The authors designed an experiment to simulate rainfall on an accessible door and the resulting ‘pile-up’ of water at the threshold. A 12-mm (½-in.) tall aluminum threshold was installed on a platform to recreate the geometry of a 2010 ADA Standards-compliant door and adjacent walkway. Rather than installing an actual door, clear Plexiglas was sealed to the top of the threshold to facilitate observations. The testing platform was hinged to allow varying the slope. Square-pattern nozzles uniformly sprayed water downward over the platform, simulating idealized vertical rainfall of varying intensity. An additional hinged nozzle simulated the water cascading down the building envelope, as well as angled rainfall.
At a downward spray rate of 203 mm (8 in.) per hour, nothing remarkable happened—the water easily drained off the threshold. In fact, the spray was so light it was difficult to fathom this would surpass the highest sustained rainfall in the United States. Even doubling the downward spray rate (to mimic short duration peak intensity storms) did not cause any accumulation.
Similarly, a horizontal spray equivalent to 203 mm per hour (similar to the standard water test methods) directed at the Plexiglas above the threshold did not cause much accumulation. As the water flowed down the ‘door’ and hit the bottom, the resulting rebound caused minor disturbances to the water flow. The rebound effects compounded the turbulence resulting from the sudden change in direction of the water flow from vertical to horizontal. This led to a momentary stagnation of water at the threshold, and caused the water to begin to accumulate.
However, turning the nozzle to spray the threshold at an angle caused water to accumulate up to 25 mm (1 in.) high, which causes more pressure than standard weatherstripping can withstand. As anyone caught in a downpour has noticed, storms blow rain at an angle, rather than vertically or horizontally. Unfortunately, this natural condition turns out to be the worst case for a marginal threshold. Due to the low slope, the vector of water directed toward the threshold overcame the water trying to flow away from the threshold by gravity. The tests were done with static conditions—introducing wind and wave action on the already submerged threshold would obviously exacerbate the leakage.
Increasing the slope of the platform made no measurable difference (even if this were allowed by code). Eddies were observed very close to the door threshold, caused mainly by the geometry at the interface of the threshold and platform. As the water falling in front of the threshold was already turbulent, this geometry further aggravated conditions. At about 0.3 m (1 ft) from the threshold, laminar flow returned, with very few flow instabilities observed for all experimentation conditions. Of course, this is too far from the threshold to be helpful—the turbulence at the threshold is all that matters to leakage.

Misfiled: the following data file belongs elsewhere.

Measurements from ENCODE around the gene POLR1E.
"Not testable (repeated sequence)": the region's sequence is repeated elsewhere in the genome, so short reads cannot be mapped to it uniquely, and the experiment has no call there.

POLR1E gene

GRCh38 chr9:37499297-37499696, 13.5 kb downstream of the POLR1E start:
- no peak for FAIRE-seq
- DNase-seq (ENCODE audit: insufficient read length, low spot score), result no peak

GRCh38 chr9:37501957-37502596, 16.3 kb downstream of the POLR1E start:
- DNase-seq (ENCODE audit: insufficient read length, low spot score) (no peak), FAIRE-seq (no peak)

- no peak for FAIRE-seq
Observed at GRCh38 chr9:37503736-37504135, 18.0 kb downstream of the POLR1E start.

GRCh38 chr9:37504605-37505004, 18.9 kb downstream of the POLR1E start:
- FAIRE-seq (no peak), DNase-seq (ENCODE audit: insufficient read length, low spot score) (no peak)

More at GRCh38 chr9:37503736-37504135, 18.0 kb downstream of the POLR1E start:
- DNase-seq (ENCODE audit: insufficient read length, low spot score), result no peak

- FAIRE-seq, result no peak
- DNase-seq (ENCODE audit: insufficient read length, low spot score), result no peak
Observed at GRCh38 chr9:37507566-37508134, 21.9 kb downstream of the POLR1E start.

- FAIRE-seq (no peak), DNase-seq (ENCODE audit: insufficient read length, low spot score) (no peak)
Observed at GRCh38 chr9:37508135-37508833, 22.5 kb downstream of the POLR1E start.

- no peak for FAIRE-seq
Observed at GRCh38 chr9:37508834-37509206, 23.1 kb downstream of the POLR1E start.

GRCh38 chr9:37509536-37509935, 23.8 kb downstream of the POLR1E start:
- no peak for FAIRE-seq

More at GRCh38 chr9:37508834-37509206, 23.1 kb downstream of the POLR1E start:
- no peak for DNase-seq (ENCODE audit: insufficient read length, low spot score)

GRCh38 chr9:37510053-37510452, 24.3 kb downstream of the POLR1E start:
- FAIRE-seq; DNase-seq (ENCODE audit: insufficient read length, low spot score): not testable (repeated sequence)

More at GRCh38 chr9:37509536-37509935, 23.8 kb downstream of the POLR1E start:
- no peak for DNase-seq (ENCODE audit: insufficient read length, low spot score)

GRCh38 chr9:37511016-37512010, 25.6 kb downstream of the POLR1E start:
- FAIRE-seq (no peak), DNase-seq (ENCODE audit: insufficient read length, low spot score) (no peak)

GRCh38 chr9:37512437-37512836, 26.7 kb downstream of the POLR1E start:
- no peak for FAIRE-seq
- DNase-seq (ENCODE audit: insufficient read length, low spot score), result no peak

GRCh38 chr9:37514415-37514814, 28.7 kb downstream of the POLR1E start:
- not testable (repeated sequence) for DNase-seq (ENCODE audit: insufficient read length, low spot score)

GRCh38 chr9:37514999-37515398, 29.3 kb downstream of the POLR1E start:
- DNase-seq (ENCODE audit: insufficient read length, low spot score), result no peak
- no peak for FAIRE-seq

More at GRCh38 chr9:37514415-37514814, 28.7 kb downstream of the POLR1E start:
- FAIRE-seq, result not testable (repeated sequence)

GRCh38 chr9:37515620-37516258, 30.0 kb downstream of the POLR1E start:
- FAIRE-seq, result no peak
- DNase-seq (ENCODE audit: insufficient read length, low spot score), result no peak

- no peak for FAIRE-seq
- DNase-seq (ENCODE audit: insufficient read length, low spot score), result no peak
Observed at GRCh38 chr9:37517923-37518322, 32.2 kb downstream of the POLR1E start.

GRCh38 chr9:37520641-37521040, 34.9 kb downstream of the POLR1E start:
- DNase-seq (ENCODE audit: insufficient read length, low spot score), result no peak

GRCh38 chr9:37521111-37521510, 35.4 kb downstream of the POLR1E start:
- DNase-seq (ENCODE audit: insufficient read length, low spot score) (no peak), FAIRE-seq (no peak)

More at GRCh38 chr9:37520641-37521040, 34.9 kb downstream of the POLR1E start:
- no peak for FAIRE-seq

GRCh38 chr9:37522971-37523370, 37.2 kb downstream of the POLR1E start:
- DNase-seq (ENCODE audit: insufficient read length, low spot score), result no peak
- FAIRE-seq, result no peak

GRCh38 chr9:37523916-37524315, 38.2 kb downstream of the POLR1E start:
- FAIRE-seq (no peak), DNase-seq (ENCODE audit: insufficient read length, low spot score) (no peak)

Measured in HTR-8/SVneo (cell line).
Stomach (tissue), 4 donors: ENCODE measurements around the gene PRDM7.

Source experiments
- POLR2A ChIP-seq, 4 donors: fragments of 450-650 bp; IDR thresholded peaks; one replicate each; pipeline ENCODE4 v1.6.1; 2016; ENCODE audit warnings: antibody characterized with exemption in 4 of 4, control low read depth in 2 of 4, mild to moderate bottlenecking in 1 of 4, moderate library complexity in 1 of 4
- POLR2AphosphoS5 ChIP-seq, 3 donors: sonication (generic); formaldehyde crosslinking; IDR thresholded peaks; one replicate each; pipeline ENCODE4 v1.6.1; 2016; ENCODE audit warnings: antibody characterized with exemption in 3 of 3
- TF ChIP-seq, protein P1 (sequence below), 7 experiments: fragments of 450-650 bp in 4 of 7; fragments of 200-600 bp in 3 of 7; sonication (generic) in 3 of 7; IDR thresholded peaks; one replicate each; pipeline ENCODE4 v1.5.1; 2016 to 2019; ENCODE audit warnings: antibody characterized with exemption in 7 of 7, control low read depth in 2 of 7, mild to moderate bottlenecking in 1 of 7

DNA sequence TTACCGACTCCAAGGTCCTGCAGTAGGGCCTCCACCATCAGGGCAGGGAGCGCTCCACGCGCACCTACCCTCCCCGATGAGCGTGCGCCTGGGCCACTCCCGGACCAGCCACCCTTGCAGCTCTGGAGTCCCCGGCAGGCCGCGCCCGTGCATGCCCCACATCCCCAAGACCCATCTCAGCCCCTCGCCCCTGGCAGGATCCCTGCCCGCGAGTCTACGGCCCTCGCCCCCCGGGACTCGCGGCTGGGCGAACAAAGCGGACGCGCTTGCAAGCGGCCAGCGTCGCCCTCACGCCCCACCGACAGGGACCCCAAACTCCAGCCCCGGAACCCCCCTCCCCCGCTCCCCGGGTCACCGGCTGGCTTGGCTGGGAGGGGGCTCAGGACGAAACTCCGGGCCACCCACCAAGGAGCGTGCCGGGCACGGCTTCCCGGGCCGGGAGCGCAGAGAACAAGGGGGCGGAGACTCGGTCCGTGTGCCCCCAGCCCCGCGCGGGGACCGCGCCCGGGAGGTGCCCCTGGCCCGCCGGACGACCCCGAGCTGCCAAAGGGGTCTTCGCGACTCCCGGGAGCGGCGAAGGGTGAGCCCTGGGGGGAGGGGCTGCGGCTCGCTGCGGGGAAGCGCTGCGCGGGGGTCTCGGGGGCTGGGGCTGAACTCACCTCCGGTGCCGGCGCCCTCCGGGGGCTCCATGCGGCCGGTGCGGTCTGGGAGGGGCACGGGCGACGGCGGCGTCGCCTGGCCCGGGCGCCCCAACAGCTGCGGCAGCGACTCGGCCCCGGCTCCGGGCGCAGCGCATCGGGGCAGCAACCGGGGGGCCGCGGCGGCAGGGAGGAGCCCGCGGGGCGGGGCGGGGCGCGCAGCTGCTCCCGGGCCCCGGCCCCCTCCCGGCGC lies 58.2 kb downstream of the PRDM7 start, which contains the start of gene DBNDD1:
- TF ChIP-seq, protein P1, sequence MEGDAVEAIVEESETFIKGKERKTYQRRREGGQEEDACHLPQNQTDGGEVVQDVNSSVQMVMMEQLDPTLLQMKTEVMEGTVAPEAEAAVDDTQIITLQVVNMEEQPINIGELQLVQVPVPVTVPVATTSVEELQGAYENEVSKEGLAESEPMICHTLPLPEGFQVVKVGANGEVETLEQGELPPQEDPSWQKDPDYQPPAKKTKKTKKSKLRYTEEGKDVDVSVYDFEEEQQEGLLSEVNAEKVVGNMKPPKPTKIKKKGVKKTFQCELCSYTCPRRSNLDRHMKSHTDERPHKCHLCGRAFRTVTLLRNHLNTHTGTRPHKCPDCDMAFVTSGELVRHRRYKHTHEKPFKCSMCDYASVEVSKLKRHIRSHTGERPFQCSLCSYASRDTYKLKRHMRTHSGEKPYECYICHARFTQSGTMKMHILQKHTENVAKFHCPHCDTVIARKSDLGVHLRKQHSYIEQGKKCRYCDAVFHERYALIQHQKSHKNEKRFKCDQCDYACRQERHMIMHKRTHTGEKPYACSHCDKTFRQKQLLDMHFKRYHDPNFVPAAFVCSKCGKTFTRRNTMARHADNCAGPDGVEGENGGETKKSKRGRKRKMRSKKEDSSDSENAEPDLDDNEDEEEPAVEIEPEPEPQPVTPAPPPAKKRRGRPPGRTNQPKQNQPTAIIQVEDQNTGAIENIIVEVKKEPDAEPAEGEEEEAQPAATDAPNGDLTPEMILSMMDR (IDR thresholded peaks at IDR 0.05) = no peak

Attention to detail in construction of exterior doorways can limit water infiltration through most of the paths previously outlined. Where accessible doors are required by code, high-quality door manufacturing design and fabrication can help with improved pressure resistance, hardware, and weatherstripping, as can selecting out-swing doors with a ‘bump’ threshold. However, accessible doors have an inherent weakness—low threshold and low slope. With only a 12-mm (½-in.) threshold height allowed, it is not reasonable to expect an accessible door to be watertight. Therefore, the authors believe the building design should protect exterior doors from direct impinging rainfall by alcoves, roofs, canopies, awnings, or overhangs.
To remedy leaking doors on buildings where adding protection was deemed aesthetically unacceptable, we have had success installing trench drains across doorways. However, these drains have to be surprisingly large— to be effective, they must instantly drain the water that would otherwise accumulate against the threshold. Just as accessibility requirements govern the threshold’s height and the adjacent walking surface’s slope, they also dictate ‘heel-proof’ grates have small holes instead of the large industrial trench grates that would drain faster.
It may seem obvious to recommend collaboration of all stakeholders to achieve project success, but for exterior doors it is essential. Issues related to waterproofing, accessibility, and aesthetics compete with each other, requiring a comprehensive, balanced approach to achieve
a leak-free, attractive, and code-compliant envelope. Ultimately, it is failure to collaborate that leads to finger-pointing when the doors leak.
Adrian Gerard Saldanha is completing his master’s degree in construction engineering and project management at the University of Texas at Austin (UT). He is a graduate research assistant in The Durability Lab—a testing center at UT established by Building Diagnostics Inc., to study the durability of building components, identifying factors causing premature failure. He can be contacted at email@example.com.
David H. Nicastro, PE, is the founder of Engineering Diagnostics Inc. and Building Diagnostics Inc.—firms specializing in the investigation of problems with existing buildings, designing remedies for those problems, and resolving disputes which arise from them. He is a licensed professional engineer, and leads the research being performed at The Durability Lab. Nicastro has published more than 50 articles on durability of building components. He can be reached by e-mail at firstname.lastname@example.org.